The Effect of Cell and Module Dimensions on Thermomechanical Stress in PV Modules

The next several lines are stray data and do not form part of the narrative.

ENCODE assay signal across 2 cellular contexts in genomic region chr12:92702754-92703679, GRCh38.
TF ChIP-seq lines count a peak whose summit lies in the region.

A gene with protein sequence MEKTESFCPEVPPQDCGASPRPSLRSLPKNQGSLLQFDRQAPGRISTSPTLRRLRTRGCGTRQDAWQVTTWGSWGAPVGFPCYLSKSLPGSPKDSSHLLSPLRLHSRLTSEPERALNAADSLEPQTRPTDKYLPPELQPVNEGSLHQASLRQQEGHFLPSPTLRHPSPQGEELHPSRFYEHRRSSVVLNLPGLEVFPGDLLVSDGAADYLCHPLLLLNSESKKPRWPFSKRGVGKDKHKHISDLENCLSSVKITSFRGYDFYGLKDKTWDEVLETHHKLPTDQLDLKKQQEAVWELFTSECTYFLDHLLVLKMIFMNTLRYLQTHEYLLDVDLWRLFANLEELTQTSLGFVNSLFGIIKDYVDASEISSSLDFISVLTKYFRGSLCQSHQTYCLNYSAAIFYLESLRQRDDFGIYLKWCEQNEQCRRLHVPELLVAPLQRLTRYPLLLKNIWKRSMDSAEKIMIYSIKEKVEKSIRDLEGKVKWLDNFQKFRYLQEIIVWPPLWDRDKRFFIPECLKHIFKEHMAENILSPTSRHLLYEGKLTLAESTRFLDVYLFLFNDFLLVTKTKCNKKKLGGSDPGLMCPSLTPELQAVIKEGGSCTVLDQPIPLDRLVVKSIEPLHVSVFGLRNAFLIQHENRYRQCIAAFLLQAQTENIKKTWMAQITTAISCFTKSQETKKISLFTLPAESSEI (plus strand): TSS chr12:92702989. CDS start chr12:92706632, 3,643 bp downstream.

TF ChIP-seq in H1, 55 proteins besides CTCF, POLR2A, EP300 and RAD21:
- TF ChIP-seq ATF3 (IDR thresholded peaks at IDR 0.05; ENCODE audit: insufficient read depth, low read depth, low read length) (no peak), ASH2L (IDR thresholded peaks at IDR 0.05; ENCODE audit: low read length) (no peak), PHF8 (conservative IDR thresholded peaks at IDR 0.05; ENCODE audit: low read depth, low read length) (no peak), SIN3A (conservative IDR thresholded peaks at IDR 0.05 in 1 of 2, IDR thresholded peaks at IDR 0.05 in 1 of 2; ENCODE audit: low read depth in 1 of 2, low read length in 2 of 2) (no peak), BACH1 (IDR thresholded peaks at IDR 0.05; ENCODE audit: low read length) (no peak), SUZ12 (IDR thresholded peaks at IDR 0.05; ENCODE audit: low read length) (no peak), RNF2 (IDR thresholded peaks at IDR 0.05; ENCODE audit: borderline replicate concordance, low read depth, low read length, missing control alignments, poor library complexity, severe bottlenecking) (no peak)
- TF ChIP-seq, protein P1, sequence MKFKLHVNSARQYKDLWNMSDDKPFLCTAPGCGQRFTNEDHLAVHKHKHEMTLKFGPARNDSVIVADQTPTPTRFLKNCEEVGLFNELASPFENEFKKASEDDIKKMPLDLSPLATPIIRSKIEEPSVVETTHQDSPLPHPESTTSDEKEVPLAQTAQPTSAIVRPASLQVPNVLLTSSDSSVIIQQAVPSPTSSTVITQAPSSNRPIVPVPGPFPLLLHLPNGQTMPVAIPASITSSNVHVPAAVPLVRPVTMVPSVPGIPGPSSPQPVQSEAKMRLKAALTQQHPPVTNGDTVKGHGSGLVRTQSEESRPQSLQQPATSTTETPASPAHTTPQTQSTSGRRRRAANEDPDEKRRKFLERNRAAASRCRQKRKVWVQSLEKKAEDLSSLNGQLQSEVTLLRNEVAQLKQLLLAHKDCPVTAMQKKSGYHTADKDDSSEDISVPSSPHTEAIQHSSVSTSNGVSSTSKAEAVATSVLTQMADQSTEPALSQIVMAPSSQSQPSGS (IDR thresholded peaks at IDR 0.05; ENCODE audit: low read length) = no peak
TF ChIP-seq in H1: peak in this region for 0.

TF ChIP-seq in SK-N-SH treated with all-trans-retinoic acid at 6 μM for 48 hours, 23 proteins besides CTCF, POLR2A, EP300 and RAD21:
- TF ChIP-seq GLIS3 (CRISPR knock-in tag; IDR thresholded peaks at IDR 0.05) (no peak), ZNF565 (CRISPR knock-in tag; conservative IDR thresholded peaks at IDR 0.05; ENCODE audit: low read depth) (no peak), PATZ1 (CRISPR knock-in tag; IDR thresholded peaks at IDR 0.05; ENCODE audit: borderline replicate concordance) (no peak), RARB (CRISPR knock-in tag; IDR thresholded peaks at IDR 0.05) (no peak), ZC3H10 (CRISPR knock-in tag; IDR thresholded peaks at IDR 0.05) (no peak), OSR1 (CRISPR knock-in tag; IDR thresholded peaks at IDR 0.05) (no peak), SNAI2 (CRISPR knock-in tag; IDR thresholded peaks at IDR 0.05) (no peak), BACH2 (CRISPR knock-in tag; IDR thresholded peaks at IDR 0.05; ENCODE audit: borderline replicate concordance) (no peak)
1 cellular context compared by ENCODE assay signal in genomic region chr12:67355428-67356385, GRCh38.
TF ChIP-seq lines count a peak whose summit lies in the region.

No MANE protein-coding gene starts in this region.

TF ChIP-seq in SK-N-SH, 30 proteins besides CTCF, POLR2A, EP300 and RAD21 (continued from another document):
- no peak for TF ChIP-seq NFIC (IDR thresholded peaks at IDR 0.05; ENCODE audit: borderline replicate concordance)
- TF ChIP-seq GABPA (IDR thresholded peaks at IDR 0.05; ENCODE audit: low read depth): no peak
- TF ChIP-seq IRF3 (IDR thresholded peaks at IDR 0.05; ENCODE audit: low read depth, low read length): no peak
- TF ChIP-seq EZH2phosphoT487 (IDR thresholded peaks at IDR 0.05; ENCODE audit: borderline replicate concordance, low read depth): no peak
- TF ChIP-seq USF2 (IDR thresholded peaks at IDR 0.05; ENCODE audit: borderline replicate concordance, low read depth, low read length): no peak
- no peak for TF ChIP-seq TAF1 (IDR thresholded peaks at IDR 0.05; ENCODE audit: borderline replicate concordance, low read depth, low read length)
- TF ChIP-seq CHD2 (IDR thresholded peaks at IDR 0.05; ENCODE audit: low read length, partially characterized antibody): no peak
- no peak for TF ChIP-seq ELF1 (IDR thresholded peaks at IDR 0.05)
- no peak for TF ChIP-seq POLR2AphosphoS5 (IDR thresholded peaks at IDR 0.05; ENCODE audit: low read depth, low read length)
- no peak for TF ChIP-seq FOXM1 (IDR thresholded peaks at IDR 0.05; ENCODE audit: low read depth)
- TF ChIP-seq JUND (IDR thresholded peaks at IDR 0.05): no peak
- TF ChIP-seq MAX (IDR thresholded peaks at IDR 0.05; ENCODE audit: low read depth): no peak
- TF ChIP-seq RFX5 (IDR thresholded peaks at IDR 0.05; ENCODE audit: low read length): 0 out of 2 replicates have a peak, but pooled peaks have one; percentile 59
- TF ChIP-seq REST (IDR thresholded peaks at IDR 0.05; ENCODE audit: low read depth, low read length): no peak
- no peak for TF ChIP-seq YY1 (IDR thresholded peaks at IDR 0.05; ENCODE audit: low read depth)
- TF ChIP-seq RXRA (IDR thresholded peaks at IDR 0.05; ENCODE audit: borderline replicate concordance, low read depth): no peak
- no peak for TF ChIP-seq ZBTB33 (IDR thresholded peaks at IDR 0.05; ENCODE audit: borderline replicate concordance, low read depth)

We present an evaluation of the silicon solar cell as well as the photovoltaic (PV) module size and its effect on thermomechanical stress. The evaluation is based on finite-element method (FEM) simulations. Within these simulations, we perform parameter variations of the number of solar cells within a PV module from 60-140 cells, of the cell size from 156.0-161.75 mm, and the cell format from full cells down to quarter cells. The FEM simulations cover the lamination process, mechanical load, and thermal cycling for glass-foil as well as glass-glass modules. The presented results reveal correlations between the solar cell and module size with the stress in the solar cells. We also find that the interaction of the laminate with the module frame plays a significant role in thermal cycling. Of the varitations under investigation, the increase in cell size has the largest effect on the stress. However, at a mechanical load of 2400 Pa, glass-foil modules with less than 96 solar cells have a negligible failure probability. The advantage of placing the solar cells in the neutral axis of the laminate is proven by the negligible tensile stress values for all variations of the glass-glass modules.